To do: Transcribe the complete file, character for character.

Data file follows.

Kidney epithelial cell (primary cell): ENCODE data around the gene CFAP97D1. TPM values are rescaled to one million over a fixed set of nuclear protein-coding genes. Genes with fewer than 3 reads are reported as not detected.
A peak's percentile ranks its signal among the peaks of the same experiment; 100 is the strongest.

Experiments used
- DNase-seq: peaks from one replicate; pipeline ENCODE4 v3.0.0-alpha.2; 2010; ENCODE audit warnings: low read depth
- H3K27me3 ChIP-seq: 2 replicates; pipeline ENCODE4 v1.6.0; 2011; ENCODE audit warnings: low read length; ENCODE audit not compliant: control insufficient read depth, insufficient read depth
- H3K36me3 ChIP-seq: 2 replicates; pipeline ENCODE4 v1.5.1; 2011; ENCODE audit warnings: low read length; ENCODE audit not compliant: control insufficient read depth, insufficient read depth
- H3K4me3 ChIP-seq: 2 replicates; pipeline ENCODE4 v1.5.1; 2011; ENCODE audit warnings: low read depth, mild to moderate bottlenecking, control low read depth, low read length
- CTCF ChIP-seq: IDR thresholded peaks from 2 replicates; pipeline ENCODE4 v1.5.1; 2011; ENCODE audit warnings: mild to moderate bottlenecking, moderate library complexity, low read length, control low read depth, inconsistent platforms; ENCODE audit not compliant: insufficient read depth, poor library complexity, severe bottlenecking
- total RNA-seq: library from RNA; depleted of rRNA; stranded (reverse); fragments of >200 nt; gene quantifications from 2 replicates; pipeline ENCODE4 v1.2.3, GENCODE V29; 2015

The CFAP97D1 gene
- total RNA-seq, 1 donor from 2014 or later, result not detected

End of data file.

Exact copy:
Kidney epithelial cell (primary cell): ENCODE data around the gene CFAP97D1. TPM values are rescaled to one million over a fixed set of nuclear protein-coding genes. Genes with fewer than 3 reads are reported as not detected.
A peak's percentile ranks its signal among the peaks of the same experiment; 100 is the strongest.

Experiments used
- DNase-seq: peaks from one replicate; pipeline ENCODE4 v3.0.0-alpha.2; 2010; ENCODE audit warnings: low read depth
- H3K27me3 ChIP-seq: 2 replicates; pipeline ENCODE4 v1.6.0; 2011; ENCODE audit warnings: low read length; ENCODE audit not compliant: control insufficient read depth, insufficient read depth
- H3K36me3 ChIP-seq: 2 replicates; pipeline ENCODE4 v1.5.1; 2011; ENCODE audit warnings: low read length; ENCODE audit not compliant: control insufficient read depth, insufficient read depth
- H3K4me3 ChIP-seq: 2 replicates; pipeline ENCODE4 v1.5.1; 2011; ENCODE audit warnings: low read depth, mild to moderate bottlenecking, control low read depth, low read length
- CTCF ChIP-seq: IDR thresholded peaks from 2 replicates; pipeline ENCODE4 v1.5.1; 2011; ENCODE audit warnings: mild to moderate bottlenecking, moderate library complexity, low read length, control low read depth, inconsistent platforms; ENCODE audit not compliant: insufficient read depth, poor library complexity, severe bottlenecking
- total RNA-seq: library from RNA; depleted of rRNA; stranded (reverse); fragments of >200 nt; gene quantifications from 2 replicates; pipeline ENCODE4 v1.2.3, GENCODE V29; 2015

The CFAP97D1 gene
- total RNA-seq, 1 donor from 2014 or later, result not detected